ORAL THRUSH

Description

Condition where fungus Candida albicans accumulates on mouth lining

Symptoms

  1. white patches (plaques) in the mouth that can often be wiped off, leaving behind red areas that may bleed slightly
  2. loss of taste or an unpleasant taste in the mouth
  3. redness inside the mouth and throat
  4. cracks at the corners of the mouth
  5. a painful, burning sensation in the mouth
  6. Creamy white lesions on your tongue, inner cheeks, and sometimes on the roof of your mouth, gums and tonsils
  7. Slightly raised lesions with a cottage cheese-like appearance
  8. Slight bleeding if the lesions are rubbed or scraped
  9. A cottony feeling in your mouth
  10. difficulty swallowing

Causes

  1. HIV/AIDS.
  2. cancer
  3. Diabetes mellitus
  4. certain medications
  5. C. albicans fungus begins to grow out of control.

Risk Factors

  • Having a weakened immune system
  • Wearing dentures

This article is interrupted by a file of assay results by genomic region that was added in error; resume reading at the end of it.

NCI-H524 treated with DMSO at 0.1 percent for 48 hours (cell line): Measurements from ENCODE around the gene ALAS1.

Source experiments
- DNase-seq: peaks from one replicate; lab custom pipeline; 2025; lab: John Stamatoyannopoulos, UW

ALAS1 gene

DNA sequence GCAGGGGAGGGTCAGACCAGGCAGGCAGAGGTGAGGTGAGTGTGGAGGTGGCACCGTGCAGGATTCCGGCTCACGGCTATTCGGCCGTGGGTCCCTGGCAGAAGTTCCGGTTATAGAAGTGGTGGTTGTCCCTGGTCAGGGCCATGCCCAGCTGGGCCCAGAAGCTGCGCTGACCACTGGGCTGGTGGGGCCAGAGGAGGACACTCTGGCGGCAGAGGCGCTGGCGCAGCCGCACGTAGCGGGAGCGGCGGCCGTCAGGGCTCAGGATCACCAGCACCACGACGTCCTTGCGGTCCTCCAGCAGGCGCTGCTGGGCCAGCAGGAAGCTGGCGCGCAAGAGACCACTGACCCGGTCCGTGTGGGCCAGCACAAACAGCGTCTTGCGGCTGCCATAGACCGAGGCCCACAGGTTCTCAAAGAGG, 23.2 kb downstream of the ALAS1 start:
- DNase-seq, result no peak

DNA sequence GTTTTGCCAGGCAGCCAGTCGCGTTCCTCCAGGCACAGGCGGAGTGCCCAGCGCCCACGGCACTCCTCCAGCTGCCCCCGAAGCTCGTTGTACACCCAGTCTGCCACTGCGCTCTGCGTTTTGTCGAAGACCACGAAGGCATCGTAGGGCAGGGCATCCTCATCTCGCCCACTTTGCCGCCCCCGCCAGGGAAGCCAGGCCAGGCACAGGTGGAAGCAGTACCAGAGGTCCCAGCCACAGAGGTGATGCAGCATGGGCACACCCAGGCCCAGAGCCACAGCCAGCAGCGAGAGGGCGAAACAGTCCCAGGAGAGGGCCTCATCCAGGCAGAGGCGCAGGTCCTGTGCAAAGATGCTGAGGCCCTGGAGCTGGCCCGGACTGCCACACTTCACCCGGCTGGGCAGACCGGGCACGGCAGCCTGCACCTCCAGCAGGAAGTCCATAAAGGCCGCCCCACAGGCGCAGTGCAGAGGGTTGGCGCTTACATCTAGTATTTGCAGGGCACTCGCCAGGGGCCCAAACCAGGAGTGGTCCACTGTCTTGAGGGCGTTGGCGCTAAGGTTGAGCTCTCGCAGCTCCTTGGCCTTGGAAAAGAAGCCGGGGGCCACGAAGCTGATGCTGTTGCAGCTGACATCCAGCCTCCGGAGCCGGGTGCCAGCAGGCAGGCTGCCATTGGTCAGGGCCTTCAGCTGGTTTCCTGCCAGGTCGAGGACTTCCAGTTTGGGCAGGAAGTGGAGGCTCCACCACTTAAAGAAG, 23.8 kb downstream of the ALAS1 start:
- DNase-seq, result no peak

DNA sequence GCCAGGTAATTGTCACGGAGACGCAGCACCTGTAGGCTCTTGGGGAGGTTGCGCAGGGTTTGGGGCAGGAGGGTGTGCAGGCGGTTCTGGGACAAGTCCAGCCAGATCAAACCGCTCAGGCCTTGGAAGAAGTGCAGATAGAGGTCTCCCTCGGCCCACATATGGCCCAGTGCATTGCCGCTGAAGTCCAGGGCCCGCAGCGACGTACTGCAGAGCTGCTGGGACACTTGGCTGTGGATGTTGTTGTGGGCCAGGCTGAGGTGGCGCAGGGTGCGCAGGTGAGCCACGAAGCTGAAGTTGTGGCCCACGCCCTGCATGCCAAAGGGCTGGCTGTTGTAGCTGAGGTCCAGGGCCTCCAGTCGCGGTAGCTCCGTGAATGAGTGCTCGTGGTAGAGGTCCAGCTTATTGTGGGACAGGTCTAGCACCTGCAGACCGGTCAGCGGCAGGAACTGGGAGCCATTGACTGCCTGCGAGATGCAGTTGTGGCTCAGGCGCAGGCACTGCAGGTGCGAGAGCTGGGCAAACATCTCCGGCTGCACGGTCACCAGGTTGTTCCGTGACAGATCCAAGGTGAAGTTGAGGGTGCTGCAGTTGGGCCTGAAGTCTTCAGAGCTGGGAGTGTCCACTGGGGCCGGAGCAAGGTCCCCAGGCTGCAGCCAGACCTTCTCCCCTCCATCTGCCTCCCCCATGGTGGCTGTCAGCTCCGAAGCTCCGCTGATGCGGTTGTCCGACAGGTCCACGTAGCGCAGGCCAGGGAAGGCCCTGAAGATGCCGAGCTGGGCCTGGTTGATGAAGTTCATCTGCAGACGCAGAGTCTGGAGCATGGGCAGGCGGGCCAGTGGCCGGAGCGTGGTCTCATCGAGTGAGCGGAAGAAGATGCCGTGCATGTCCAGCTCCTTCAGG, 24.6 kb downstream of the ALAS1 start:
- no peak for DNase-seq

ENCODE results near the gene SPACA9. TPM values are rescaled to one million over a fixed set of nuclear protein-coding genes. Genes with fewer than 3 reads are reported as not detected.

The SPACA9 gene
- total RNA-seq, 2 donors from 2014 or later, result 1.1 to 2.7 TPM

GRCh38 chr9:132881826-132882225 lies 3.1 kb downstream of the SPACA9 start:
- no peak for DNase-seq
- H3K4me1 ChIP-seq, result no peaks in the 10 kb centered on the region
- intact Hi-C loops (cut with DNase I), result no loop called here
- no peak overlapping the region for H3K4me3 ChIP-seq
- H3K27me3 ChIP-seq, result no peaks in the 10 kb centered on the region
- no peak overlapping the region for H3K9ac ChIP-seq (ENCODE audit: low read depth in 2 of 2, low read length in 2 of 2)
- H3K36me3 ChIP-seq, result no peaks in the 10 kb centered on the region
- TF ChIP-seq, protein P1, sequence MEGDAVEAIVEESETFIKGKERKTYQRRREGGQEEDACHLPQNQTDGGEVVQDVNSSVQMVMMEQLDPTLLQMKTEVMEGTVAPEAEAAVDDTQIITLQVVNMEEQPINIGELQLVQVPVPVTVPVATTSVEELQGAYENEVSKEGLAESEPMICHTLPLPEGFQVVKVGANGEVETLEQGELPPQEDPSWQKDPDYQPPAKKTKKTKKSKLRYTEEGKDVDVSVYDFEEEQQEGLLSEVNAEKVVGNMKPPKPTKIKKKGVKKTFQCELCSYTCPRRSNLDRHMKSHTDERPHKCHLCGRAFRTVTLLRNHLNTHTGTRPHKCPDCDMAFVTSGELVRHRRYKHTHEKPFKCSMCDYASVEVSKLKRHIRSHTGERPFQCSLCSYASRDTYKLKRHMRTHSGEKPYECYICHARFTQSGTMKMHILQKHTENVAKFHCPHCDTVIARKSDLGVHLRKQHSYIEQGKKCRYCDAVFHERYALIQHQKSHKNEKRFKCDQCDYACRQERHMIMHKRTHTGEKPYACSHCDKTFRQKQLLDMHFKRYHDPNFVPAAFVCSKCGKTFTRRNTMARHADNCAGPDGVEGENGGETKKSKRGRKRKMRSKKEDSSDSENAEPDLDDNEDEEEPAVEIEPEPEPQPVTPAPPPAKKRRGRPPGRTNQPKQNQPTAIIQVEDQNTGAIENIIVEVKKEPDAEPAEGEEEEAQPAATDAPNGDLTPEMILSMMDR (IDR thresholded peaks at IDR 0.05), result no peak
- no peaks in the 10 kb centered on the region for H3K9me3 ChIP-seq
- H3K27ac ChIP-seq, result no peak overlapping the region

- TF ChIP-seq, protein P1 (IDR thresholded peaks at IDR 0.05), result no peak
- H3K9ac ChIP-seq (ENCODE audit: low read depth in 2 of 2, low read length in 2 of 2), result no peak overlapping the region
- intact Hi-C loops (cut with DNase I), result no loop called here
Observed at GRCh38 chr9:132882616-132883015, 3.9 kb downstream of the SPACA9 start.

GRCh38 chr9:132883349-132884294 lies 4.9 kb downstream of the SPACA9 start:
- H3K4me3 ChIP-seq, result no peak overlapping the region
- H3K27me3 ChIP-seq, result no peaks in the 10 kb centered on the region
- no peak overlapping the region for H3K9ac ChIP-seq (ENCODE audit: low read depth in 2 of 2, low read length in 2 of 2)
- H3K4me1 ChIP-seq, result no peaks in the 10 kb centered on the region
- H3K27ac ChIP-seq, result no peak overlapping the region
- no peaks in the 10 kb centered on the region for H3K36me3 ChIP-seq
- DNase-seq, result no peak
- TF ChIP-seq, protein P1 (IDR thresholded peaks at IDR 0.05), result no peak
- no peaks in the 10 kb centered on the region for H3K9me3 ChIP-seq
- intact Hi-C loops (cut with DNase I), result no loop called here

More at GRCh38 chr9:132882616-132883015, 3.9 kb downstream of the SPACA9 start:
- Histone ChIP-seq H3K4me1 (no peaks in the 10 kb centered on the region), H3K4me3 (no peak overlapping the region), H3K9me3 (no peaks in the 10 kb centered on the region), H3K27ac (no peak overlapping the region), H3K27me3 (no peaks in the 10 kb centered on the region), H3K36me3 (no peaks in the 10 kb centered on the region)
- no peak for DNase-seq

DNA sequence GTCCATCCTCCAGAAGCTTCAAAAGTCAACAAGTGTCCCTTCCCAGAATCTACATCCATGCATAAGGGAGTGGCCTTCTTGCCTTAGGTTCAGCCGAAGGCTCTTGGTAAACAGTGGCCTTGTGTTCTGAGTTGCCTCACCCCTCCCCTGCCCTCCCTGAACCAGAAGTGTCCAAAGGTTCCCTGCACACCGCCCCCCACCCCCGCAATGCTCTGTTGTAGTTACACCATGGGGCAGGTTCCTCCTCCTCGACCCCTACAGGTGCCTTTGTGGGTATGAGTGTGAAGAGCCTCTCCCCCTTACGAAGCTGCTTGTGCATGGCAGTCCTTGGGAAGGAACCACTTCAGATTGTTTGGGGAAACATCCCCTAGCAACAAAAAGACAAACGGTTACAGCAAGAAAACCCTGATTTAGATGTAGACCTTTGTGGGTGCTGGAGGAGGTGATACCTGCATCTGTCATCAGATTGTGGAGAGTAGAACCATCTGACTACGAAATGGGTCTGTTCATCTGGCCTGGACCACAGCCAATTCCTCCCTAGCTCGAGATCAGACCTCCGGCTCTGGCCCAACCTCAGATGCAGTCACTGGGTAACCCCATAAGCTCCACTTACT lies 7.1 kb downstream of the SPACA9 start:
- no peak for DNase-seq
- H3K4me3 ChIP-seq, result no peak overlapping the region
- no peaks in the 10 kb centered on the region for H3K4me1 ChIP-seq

• have HIV, AIDS, diabetes, or anemia
  • Taking certain medications, such as antibiotics or oral or inhaled corticosteroids
  • Undergoing chemotherapy or radiation treatment for cancer
  • Having conditions that cause dry mouth
  • smoking

Diagnostic Tests

  • Throat culture.
  • Endoscopic exam.
  • examining the mouth
  • biopsy

Treatments

  • lozenges, tablets, or a liquid
  • antifungal medication
  • brushing your teeth with a soft toothbrush to avoid scraping the lesions
  • replacing your toothbrush every day until the infection goes away
  • not using mouthwashes or sprays
  • using a saltwater mixture to rinse your mouth
  • maintaining appropriate blood sugar levels if you have diabetes
  • eating unsweetened yogurt to help restore and maintain healthy levels of good bacteria

Medications

  • fluconazole
  • clotrimazole lozenge
  • amphotericin B
  • nystatin
  • itraconazole

Lifestyle Management

  • rinsing pacifiers, bottle nipples, and all pieces of a breast pump in a solution of half water and half vinegar and allowing the items to air dry
  • using nursing pads to prevent the fungus from spreading to clothes
  • Try warm saltwater rinses
  • Practice good oral hygiene
  • rinsing your mouth with water and spitting it out after using a corticosteroid inhaler, and using a spacer (a plastic cylinder that attaches to the inhaler) when you take your medicine
  • ensuring that any underlying condition you have, such as diabetes, is well controlled